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Peacebuilding and Post-war Transitions : Assessing the Impact of External-domestic Interactions
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This book asks how, and under what conditions, external-domestic interactions impact on peacebuilding outcomes during transitions to peace and democracy.
Why do so many post-war states end in stalled transitions although powerful peacebuilding missions support the journey to peace and democracy? This book explores the logic of external-domestic interactions at the local level in Kosovo based on eight in-depth case studies. It thereby aims to theoretically and empirically enrich the small but growing literature on strategic interaction and bargaining in post-conflict peacebuilding. The book argues that interactions make stalled transitions the most likely outcome of peacebuilding interventions because ad-hoc interaction tactics of prioritisation, selectivity and leverage provide domestic elites with leeway to capture peacebuilding for own ends. It finds that external-domestic interactions influence the outcome of peacebuilding reforms not only due to strategic behaviour of actors involved but also due to the use of ad-hoc interaction tactics that result from the bounded rationality of actors involved.
To picture external-domestic interactions in post-war transitions to peace and democracy, the book develops a novel analytical framework - the ‘interactive model of peacebuilding’. This framework allows tracing interaction processes over time, enables a systematic comparison and permits the identification of interaction patterns. The ‘interactive model of peacebuilding’ is organized around a set of categories: (1) international interaction tactics such as selectivity, prioritisation and leverage, (2) a set of concrete ‘instruments‘ used by each side in the interaction, (3) the environment of interaction that influences domestic adoption costs and (4) a set of possible peacebuilding outcomes. The book is innovative in that builds its analytical framework on inductively derived insights from careful and systematic analysis of empirical data at the micro-level.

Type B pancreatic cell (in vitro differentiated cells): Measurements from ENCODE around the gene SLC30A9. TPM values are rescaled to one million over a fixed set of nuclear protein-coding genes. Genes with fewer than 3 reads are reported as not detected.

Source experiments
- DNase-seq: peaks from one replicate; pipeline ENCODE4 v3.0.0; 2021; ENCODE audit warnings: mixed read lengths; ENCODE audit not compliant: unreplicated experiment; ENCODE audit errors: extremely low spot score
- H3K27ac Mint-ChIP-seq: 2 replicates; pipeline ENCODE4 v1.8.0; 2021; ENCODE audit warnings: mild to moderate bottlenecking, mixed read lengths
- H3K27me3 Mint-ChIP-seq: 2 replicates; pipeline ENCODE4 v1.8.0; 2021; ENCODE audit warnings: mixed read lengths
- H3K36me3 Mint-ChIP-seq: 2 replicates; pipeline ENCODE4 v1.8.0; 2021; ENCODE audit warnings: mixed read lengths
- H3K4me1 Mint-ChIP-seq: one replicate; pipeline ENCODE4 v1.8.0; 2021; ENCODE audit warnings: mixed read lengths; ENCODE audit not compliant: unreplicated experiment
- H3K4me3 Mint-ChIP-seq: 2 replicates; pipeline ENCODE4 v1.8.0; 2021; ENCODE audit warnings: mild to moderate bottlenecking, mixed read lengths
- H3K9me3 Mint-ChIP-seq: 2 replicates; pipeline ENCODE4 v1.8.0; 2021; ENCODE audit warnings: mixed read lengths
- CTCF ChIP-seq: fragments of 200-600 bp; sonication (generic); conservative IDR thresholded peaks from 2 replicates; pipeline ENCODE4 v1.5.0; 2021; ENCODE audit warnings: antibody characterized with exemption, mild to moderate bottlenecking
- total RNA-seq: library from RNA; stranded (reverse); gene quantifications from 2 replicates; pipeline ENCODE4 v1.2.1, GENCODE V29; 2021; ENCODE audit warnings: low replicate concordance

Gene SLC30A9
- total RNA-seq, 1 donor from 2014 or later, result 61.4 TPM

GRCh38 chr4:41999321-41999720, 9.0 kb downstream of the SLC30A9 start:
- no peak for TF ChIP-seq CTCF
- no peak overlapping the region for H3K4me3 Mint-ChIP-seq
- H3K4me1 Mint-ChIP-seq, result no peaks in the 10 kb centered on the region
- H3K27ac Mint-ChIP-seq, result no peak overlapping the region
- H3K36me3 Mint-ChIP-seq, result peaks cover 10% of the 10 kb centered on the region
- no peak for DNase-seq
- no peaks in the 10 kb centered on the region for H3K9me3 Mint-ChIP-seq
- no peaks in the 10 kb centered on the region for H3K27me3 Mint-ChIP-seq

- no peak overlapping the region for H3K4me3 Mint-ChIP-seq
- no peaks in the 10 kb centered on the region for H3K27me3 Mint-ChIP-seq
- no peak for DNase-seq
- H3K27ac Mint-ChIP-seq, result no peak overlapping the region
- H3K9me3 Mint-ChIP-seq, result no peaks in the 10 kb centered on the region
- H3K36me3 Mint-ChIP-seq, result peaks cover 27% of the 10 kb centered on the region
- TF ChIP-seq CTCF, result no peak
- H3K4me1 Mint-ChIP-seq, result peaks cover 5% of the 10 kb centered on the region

This book will be of much interest to students of peacebuilding, war and conflict studies, European politics, security studies and IR in general.